The Battle of Kohima, 1944: Nagas were caught in a war that was not their own but many of them became inadvertently involved. (Screen grab from the KET/KES documentary film ‘WWII The Battle of Kohima, as the Naga people saw it’)
Kohima Educational Trust/Society to commemorate platinum jubilee on April 4, 2019
Morung Express News
Dimapur | October 7
The Battle of Kohima was a turning point in World War II, for the Allied Forces and the Naga people. Lasting 64 days, from April 4 to June 22, 1944, the Battle resulted in unprecedented devastation for the Nagas who stood by the British and won the war together against the Japanese forces. From ashes, the British helped rebuild Kohima but the “debt of honour” that the British owed to the Nagas in winning the “greatest battle in the history of Britain” remained.
April 4, 2019, will be commemorated as the 75th anniversary of the World War II’s Battle of Kohima by the Kohima Educational Trust (KET) in conjunction with its Nagaland counterpart, Kohima Educational Society (KES). Initiated and founded in 2004 by World War II veteran Gordon Graham, the KET is a charitable educational trust in the United Kingdom. Alongside KES, it will observe the platinum jubilee to honour the “steadfast and indispensable” alliance the Nagas provided the British to win the Battle of Kohima.
A novel idea
Gordon Graham, who first used to term “debt of honour” to signify what the British owed to the Nagas for the Battle of Kohima, fought at the Battle as a young captain of the Queens Own Cameron Highlanders in the British 2nd Division under General Grover. He won two Military Crosses in the Burma Campaign and was later a journalist, published author and international publisher. Gordon died in 2015.
He had established the KET with the aspiration to “assist with the education of the descendants of the Naga allies who helped the British to win the Battle of Kohima.” The KET and KES continue with this endeavour—for the Battle’s upcoming platinum jubilee, they have announced the Gordon Graham Prize for Naga Literature.
“Gordon always wanted Nagas to come closer with each other and live in peace and harmony. It was Gordon’s idea to start a Naga Literature Prize to promote Naga writing,” said Dr. P Ngully, Chairperson of the KES, while speaking to The Morung Express.
The prize is for the best novel and calls for entries from Naga people located anywhere in the world. The last date of submission of documents for the prize is October 15 after which a jury will examine the submitted works. The prize will be given at the 75th anniversary commemoration of the Battle of Kohima in 2019.
Albeit a first, this is one among the many activities that the KET/KES has been doing over the years.
“One of Graham’s ideas was to promote understanding through learning one another’s language – the result was ‘Keywords,’ a glossary of the 16 officially recognized tribe languages of Nagaland State, published by the KET and available for sale with the KES,” informed Dr. Ngully.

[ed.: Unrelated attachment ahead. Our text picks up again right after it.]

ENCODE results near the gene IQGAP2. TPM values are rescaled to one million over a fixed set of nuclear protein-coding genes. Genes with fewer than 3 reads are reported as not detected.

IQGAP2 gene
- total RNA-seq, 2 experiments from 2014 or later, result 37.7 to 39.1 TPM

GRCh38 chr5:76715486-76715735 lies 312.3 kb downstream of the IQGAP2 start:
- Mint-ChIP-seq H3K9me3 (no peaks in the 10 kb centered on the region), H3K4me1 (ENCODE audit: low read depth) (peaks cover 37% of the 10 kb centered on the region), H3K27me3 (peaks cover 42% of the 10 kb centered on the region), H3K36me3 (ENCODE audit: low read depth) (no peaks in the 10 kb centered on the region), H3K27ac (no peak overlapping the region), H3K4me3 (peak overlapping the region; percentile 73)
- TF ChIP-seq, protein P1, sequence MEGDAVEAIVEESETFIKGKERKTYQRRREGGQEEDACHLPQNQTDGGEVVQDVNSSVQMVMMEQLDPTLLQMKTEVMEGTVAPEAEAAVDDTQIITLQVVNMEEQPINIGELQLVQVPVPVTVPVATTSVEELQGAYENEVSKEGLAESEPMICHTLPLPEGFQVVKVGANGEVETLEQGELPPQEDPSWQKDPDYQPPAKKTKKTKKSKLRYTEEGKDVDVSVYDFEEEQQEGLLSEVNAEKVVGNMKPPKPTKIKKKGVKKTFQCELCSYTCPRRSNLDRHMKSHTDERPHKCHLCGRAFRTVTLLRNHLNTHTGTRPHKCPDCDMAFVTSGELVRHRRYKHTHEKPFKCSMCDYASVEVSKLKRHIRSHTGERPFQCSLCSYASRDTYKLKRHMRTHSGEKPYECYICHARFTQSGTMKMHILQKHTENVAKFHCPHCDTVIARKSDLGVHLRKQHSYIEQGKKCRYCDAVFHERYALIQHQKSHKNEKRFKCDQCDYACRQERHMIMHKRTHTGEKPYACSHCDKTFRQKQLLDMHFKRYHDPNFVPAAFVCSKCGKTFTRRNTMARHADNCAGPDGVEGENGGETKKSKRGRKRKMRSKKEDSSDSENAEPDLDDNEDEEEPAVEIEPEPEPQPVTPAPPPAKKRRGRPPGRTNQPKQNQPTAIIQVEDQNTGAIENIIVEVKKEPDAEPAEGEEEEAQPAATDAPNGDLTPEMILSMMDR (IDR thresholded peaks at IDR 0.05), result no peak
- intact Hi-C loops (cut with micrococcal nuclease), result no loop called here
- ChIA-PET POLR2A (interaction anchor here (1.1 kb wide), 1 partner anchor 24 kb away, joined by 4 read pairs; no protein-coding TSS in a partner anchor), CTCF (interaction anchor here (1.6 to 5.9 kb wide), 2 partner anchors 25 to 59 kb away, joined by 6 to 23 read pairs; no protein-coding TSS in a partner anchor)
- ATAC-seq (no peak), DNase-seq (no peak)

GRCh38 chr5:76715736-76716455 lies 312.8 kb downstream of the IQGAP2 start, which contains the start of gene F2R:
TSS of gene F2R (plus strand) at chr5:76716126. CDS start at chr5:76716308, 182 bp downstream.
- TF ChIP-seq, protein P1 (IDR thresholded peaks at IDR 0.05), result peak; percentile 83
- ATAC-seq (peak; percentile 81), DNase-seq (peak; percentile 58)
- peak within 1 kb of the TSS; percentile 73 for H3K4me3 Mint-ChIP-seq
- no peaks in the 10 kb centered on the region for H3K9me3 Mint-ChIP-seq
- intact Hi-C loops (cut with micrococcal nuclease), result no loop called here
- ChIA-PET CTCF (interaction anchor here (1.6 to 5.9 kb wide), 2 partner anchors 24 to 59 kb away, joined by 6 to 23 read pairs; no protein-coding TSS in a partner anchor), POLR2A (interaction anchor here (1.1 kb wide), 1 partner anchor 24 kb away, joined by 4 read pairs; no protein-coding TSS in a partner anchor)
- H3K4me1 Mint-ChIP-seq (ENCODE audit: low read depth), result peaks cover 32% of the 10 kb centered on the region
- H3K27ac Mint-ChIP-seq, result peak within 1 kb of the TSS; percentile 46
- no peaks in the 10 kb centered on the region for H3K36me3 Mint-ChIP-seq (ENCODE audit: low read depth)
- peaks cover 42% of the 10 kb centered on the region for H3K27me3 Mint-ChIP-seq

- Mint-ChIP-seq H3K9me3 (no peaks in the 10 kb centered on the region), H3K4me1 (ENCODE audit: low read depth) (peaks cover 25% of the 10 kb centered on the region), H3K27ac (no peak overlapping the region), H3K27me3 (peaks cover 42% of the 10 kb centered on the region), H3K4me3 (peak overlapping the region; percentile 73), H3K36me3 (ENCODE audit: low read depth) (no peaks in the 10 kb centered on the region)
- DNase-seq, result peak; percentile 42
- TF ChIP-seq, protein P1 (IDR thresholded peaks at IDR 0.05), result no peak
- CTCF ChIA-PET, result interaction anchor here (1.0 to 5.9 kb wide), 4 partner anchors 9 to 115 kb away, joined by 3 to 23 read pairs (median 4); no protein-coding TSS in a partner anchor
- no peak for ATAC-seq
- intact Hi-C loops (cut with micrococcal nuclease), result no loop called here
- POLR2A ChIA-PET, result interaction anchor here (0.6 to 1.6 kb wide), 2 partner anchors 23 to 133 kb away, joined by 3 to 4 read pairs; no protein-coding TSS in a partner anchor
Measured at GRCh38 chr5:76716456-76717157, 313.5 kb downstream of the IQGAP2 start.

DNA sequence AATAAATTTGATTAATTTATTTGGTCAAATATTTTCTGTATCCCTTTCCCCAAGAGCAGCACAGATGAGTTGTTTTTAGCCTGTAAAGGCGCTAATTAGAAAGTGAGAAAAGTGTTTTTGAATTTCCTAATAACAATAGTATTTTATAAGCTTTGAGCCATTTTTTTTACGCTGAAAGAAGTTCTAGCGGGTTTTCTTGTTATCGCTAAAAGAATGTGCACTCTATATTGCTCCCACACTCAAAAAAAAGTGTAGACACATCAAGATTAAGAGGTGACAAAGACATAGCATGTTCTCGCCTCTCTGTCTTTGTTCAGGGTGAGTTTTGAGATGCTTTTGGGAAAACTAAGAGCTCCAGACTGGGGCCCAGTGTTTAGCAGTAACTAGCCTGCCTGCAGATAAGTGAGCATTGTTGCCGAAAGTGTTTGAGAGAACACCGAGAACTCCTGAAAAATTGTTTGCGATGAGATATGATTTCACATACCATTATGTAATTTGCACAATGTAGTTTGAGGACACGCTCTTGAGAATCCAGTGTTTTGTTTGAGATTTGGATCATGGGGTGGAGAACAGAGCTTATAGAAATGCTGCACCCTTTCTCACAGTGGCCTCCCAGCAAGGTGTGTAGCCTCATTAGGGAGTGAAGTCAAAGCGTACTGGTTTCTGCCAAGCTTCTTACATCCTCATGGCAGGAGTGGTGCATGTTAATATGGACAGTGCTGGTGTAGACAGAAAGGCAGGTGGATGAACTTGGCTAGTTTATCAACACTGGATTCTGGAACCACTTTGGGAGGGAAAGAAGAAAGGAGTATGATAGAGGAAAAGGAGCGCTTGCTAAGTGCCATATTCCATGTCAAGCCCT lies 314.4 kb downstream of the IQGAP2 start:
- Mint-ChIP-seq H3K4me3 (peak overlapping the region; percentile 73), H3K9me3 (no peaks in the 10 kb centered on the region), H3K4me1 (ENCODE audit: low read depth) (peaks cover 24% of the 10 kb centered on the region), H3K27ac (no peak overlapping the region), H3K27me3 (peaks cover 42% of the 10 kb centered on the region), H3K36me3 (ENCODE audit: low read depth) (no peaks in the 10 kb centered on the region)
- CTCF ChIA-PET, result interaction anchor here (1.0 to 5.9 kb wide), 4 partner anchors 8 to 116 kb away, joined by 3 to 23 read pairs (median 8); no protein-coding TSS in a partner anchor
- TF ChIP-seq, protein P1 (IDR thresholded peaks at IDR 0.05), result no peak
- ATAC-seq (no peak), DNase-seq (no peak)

In an annual event, the KET/KES awards scholarship to poor and needy Naga scholars of Nagaland State as well as kith and kin of Naga World War II veterans. “Till date more than 500 Naga scholars have availed KET scholarships,” informed a note from Mhasisalie Solo, Executive Manager of the KES.
Furthermore, the KET/KES has been providing basic health training to Nagas in Tuensang and Wokha districts of Nagaland State.
While this piece cannot do justice to the range of the works taken up by the KET/KES, two more are worth a mention.
A basketball court was constructed in Phek village in 2015. “When Ray Jackson bailed out of his fighter plane over Japanese occupied territory in 1944, he was rescued, nursed back to health and helped to escape by a Naga (at present Pastor of a church in Phek near the border with Burma). Ray wanted to give something back to Phek and the village opted for a basketball court whose construction was facilitated by KET/KES,” informed Dr. Ngully and Solo.
The people of Pangsha in Tuensang, at the Indo-Myanmar border, had similarly shown great support and kindness to soldiers of the Allied Forces during World War II. In a showcase of gratitude, the KET/KES constructed a 32 bedded hostel in Pangsha and continues to provide educational assistance to children there.
“This project was completed in March 2014 and is now functioning under the care of Pangsha Village Council,” stated the KES.
The Naga war veterans of the Battle of Kohima suffered immensely through their lifetime. Their stories, and those of other Nagas who survived the Battle, have been told in a book and documentary film sponsored by the KET. The book is titled ‘The Road to Kohima; the Naga experience in the 2nd World War’ and is authored by KES President and author, Charles Chasie, in collaboration with Harry Fecitt, a former British Army infantry officer. The film is titled ‘WWII: The Battle of Kohima As the Naga People Saw It.’
To support the war veterans and their descendants, the Royal Commonwealth Ex-Servicemen League (RCEL) in UK entrusted the KES in 2017 to locate and find out the war veterans who are still alive, and present them with grants, gifts and even gallantry award replicas from the RCEL.
The veterans have led a harsh a life, battered even by the Indo-Naga war, and they will be recognized as the ‘Heroes of Kohima’ (also the title of a Bagpipe classic that is played till date when a Battle of Kohima veteran dies).